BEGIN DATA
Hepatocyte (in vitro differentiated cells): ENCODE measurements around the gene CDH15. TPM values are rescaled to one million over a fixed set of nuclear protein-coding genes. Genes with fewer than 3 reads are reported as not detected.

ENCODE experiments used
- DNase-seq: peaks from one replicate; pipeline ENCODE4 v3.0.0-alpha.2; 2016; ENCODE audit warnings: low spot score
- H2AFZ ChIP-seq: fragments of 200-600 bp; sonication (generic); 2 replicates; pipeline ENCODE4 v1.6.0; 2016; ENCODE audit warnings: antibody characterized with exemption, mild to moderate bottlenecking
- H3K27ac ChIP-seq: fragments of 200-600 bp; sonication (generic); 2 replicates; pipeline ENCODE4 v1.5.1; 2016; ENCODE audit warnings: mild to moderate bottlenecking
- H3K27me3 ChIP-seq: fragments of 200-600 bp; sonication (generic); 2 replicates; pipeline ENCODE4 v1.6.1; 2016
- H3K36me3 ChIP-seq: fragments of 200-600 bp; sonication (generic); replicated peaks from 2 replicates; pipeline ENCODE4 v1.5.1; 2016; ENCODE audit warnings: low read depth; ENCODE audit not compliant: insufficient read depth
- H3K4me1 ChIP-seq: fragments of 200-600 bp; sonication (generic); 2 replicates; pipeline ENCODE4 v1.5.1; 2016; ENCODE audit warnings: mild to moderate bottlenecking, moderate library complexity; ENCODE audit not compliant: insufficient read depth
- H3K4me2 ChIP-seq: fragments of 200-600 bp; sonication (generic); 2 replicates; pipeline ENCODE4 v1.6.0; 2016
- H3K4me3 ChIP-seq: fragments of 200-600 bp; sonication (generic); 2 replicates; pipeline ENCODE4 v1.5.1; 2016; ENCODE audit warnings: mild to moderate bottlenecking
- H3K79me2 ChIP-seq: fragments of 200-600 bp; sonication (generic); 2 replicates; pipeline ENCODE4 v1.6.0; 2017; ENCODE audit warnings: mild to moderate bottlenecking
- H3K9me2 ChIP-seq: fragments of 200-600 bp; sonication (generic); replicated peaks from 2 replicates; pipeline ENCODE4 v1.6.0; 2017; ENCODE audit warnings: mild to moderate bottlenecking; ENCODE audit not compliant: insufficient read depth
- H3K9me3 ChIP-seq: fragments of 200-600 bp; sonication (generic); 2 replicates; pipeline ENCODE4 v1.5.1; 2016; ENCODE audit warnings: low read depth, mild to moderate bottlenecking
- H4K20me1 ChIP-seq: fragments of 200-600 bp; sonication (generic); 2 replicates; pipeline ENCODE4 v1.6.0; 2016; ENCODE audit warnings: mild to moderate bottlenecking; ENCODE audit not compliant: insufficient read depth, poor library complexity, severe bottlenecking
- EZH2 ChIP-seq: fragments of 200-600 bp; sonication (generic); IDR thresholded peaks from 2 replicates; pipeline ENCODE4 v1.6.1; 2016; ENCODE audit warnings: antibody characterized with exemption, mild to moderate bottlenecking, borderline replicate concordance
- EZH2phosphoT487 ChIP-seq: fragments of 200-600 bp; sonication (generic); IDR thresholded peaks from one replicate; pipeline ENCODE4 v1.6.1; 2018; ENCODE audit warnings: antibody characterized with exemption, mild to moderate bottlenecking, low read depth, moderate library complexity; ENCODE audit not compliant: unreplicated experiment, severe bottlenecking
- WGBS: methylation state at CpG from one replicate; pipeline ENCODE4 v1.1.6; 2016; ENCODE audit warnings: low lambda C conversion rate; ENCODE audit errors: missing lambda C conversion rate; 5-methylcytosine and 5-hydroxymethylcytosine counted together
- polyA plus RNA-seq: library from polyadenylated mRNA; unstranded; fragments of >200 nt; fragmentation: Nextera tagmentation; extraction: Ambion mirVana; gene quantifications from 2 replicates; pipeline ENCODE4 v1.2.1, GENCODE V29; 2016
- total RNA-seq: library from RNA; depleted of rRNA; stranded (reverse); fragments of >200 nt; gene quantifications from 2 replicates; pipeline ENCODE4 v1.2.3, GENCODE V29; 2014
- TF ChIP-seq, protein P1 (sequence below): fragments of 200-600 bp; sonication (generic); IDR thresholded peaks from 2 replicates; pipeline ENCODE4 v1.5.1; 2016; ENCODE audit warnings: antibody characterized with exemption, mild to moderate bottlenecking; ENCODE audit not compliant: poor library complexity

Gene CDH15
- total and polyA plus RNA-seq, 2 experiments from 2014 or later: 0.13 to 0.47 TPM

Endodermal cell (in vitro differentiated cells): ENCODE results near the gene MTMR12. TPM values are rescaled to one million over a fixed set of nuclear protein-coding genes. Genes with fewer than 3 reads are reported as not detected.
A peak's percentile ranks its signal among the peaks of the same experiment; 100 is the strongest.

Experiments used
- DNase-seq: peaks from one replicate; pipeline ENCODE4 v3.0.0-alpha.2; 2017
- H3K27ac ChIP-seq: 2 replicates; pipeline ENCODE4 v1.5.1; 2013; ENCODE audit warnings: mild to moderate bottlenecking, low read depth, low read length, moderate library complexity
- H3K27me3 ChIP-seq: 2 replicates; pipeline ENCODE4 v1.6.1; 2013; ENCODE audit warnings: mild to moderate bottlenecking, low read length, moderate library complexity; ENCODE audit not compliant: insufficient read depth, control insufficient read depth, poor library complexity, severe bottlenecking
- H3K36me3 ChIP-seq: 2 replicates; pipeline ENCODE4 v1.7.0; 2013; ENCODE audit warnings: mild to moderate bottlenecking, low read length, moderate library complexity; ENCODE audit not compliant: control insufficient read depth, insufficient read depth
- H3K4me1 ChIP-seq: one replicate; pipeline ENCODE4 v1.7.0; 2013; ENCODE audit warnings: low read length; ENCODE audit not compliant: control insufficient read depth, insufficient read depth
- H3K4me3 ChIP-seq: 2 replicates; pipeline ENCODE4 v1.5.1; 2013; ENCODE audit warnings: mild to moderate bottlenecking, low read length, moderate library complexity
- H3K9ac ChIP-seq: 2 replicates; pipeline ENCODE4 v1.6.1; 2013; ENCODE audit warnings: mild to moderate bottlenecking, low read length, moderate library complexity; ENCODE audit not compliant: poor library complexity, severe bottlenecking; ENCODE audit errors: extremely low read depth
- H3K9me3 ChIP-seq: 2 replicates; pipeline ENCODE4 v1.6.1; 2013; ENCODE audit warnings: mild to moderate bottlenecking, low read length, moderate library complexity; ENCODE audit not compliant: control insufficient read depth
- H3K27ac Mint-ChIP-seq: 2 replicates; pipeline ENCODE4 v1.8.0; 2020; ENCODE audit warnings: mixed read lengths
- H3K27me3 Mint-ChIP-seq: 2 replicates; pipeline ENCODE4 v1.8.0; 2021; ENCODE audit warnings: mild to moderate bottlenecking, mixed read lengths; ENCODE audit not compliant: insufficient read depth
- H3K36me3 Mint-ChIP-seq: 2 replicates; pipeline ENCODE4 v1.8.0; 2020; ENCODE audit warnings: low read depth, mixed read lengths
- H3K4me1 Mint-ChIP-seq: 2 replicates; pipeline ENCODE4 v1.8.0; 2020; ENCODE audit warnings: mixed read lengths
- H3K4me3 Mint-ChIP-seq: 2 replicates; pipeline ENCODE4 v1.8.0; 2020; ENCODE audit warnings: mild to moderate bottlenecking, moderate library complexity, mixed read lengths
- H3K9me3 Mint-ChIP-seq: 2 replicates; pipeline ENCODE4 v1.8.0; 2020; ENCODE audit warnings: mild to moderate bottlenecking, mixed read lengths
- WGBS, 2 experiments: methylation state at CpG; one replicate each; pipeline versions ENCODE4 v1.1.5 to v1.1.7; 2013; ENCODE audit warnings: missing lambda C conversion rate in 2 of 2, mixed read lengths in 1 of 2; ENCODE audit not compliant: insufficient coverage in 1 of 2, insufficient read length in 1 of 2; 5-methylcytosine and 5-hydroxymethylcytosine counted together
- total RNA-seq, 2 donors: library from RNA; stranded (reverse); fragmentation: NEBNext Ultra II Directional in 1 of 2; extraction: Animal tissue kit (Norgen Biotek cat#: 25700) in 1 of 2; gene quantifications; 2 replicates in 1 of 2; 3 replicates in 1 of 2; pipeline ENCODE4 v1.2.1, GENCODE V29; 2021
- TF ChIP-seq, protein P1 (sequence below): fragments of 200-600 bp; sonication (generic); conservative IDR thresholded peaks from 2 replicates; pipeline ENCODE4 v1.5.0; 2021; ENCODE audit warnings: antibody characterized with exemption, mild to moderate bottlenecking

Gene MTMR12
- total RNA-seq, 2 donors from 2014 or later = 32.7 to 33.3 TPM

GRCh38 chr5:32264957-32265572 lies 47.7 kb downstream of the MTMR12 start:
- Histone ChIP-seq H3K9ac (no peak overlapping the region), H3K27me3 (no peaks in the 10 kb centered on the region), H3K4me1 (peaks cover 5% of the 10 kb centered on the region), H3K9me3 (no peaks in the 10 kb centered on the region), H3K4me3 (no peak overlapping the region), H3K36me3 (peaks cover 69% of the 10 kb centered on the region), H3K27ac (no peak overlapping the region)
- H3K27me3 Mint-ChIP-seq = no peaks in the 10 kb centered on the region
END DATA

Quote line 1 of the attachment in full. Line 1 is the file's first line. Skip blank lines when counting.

Hepatocyte (in vitro differentiated cells): ENCODE measurements around the gene CDH15. TPM values are rescaled to one million over a fixed set of nuclear protein-coding genes. Genes with fewer than 3 reads are reported as not detected.